Today I finished reading the book “Thank you for Arguing” by Jay Heinrichs. Heinrichs uses historical figures like Cicero and Homer Simpson from fact and fiction to illuminate the art of argument.
The book is written in a hilarious tone with lots of asides for pro tips on how to argue more effectively.
I had a hard time deciding what to post because there’s so much good content in this book. Today I want to focus on the topic of persuasion.
“Persuasion can attempt to influence a person’s beliefs, attitudes, intentions, motivations, or behaviors. In business, persuasion is a process aimed at changing a person’s attitude or behaviour toward some event, idea, object, or other person, by using written, spoken words or visual tools to convey information, feelings, or reasoning, or a combination thereof.” – Wikipedia
Persuasion gets a bad rap because of all the negative attention it receives. Books like The Hidden Persuaders and Influence shine a negative light on persuasion. They talk about how it can be used to compel people to do things they don’t want to do or that could even harm them.
Each of us uses persuasion on a daily basis. We need to use persuasion to communicate our needs, assess the needs of others, and work together to create win win situations like Stephen R. Covey talks about in The 7 Habits of Highly Effective People.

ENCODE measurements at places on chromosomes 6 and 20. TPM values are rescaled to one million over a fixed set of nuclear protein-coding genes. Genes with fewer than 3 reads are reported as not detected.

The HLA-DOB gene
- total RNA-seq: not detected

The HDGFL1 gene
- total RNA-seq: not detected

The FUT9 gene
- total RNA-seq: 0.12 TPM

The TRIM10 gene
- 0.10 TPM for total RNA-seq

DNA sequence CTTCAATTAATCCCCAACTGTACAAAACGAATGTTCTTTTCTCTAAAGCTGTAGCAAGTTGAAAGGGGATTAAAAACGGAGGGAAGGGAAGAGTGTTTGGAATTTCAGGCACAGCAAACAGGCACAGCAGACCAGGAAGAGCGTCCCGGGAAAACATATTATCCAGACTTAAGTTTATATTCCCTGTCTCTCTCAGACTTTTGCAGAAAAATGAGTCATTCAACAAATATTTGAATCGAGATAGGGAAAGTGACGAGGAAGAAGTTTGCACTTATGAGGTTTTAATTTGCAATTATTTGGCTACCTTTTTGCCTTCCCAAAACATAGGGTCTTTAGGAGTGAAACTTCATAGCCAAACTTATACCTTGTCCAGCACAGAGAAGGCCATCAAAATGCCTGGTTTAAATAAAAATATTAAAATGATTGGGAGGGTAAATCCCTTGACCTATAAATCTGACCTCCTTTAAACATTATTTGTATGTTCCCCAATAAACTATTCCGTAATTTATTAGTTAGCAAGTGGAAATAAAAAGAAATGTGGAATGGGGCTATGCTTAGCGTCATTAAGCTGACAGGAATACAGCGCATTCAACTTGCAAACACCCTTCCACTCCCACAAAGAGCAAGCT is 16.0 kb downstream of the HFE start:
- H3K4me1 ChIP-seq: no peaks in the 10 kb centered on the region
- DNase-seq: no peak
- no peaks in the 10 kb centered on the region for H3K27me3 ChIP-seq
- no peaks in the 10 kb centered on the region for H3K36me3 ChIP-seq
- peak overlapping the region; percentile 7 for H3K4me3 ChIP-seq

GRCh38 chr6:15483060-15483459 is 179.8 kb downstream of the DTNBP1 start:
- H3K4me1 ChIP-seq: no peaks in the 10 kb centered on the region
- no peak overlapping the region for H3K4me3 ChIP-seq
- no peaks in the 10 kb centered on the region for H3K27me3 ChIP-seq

In order to persuade someone, you need to sound like him.
“You persuade a man only insofar as you can talk his language by speech, gesture, tonality, order, image, attitude, idea, identifying your ways with his.” – Heinrichs
The audience only cares about three things. Have you prepared? Do you know what you’re talking about? And what do you have to offer me?
“Persuasion doesn’t depend on being true to yourself. It depends on being true to your audience.” – Heinrichs
Heinrich encourages readers to keep the three parts of the proposal firmly in mind as you are persuading:
“Every proposal should have three parts – payoffs, doability, superiority. Describe the benefits of the choice, make it seem easy to do, and show how to it beats the other options. You might even keep your audience in suspense, not telling them your choice until you have dealt with the alternatives. Rhetoric is most effective when it leads an audience to make up their own minds.” – Heinrichs
Don’t think you’re getting through to the person you’re trying to persuade? Are they expressionless in the face of your crystal clear valid points? You might need to change up your strategy.
“When you want to change someone’s mood, tell a story.” – Heinrichs
Finally here’s one of the pro-tips Heirichs shares in the sidebar of the book. The idea is to show the audience that you are just like them. It’s called the Pratfall effect:
“Reveal a weakness that wins sympathy or shows the sacrifice you have made for the audience.” – Heinrichs
How do you persuade in your work and life? Have any horror stories of taking persuasion too far? Contact me I’d love to hear about it!